• Drawing and labelling diagrams
  • Model making
  • Watching video clips
  • Sequencing the formation of features
  • Note taking
  • Analysis of information to answer questions about people or places
  • Creating and analysing maps and data

How will students’ learning be assessed at this level?

Topic 1- Urban Areas

You will create your own New Neighbourhoods for Baldock development map and write a letter to our MP explaining the layout and sustainability of your design. This will take the form of a project which is completed at school and as homework.

Topic 2- Weather and Storm Hazards

You will be assessed by an end-of-topic test made up of multiple-choice, short and long-answer questions.

Topic 3- Changing China

You will combine your classwork with extra research carried out in the library to write a newspaper report focussing on how China has changed economically, socially and environmentally in the last 30-40 years. This will be completed at school and as homework.

When do key assessments take place?

Topic 1- Urban Areas

End of Autumn term.

Topic 2- Weather and Storm Hazards

Mid-way through Spring term.

Topic 3- Changing China

Summer term.

How can parents/carers support students’ learning?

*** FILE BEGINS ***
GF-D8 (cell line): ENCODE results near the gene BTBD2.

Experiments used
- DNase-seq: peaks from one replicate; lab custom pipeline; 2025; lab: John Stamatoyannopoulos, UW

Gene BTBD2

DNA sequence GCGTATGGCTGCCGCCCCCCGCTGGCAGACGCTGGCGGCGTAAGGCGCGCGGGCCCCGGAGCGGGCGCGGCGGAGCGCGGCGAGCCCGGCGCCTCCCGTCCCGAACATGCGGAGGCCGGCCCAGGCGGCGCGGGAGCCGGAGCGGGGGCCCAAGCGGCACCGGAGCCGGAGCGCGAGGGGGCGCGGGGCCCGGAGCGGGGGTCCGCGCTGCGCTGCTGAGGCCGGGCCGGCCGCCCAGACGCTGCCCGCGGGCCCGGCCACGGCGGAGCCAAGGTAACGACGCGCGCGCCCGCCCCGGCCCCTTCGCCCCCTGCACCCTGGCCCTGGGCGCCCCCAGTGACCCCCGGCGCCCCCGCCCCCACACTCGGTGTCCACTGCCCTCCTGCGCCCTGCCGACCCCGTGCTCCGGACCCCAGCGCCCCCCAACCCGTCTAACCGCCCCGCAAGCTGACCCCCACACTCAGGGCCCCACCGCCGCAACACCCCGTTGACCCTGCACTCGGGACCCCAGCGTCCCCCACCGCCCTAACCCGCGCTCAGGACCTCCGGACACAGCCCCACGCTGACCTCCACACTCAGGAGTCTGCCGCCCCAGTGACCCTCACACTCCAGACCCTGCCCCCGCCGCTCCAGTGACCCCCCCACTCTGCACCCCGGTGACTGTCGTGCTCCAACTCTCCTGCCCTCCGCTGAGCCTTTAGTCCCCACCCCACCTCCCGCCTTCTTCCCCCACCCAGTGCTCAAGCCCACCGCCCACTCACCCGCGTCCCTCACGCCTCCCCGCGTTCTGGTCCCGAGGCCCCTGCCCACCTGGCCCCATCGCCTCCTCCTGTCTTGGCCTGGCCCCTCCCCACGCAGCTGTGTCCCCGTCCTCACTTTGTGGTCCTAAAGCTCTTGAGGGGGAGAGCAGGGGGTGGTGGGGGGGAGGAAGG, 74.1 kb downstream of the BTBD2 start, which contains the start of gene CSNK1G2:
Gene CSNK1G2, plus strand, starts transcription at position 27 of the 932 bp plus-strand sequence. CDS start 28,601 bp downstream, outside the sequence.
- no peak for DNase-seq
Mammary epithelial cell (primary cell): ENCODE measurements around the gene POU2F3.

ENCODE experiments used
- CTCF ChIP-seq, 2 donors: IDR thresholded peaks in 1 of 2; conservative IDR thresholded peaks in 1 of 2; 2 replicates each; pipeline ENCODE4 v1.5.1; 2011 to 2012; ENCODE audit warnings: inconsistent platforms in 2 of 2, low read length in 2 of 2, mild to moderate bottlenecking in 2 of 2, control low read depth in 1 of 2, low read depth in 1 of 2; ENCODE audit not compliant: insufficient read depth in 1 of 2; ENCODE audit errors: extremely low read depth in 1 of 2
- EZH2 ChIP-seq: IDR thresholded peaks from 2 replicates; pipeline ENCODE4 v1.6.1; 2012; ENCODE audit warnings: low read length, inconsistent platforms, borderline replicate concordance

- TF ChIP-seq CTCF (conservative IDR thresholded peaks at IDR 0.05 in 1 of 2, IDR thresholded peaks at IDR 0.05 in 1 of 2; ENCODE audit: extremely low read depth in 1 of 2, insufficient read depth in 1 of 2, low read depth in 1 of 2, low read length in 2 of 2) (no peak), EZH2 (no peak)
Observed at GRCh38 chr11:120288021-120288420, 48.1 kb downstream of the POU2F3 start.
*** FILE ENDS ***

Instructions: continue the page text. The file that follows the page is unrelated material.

• Encourage you to keep up with news events around the world related to the topics you are studying with a particular focus on urban planning, weather and storm hazards and China.
  • Encourage you to take pride in your work and make sure that notes in your book or folder are useful and in order.
  • Encourage you to research events or processes in further detail using the internet, documentaries or other sources.
  • Give feedback and suggestions when completing homework tasks, revision and assessed projects.
  • Encourage you to watch TV programmes with a geographical focus, e.g. look out for Geoggle Box.
  • Visit a variety of places (local or further afield) and take an interest in their physical and human characteristics. 

What equipment do students need for this subject?

Essential school equipment

Colouring pencils

How does this subject link to other subjects?

  • Maths- use of graphical and statistical skills
  • Art- drawing skills
  • History- ability to interpret photos or other figures
  • English- extended writing and use of good spelling, punctuation and grammar

What websites or resources may be helpful to support students’ learning?

What extra-curricular or enrichment opportunities are available for students in this subject at this level?


What sort of careers can this subject lead to?

As it is such a wide-ranging subject, Geography can open up a wide range of careers for you! See the website below for more information: https://www.rgs.org/geography/choose-geography/careers/

What does student work look like in this subject at this level?


How does this subject support a broad and balanced curriculum, meeting the needs of all students, and developing traditional core skills?


How does this subject promote creativity, critical thinking, practice, perseverance and resilience, and making links?


How does this subject encourage enrichment and the development of cultural capital, deep learning, and inclusivity?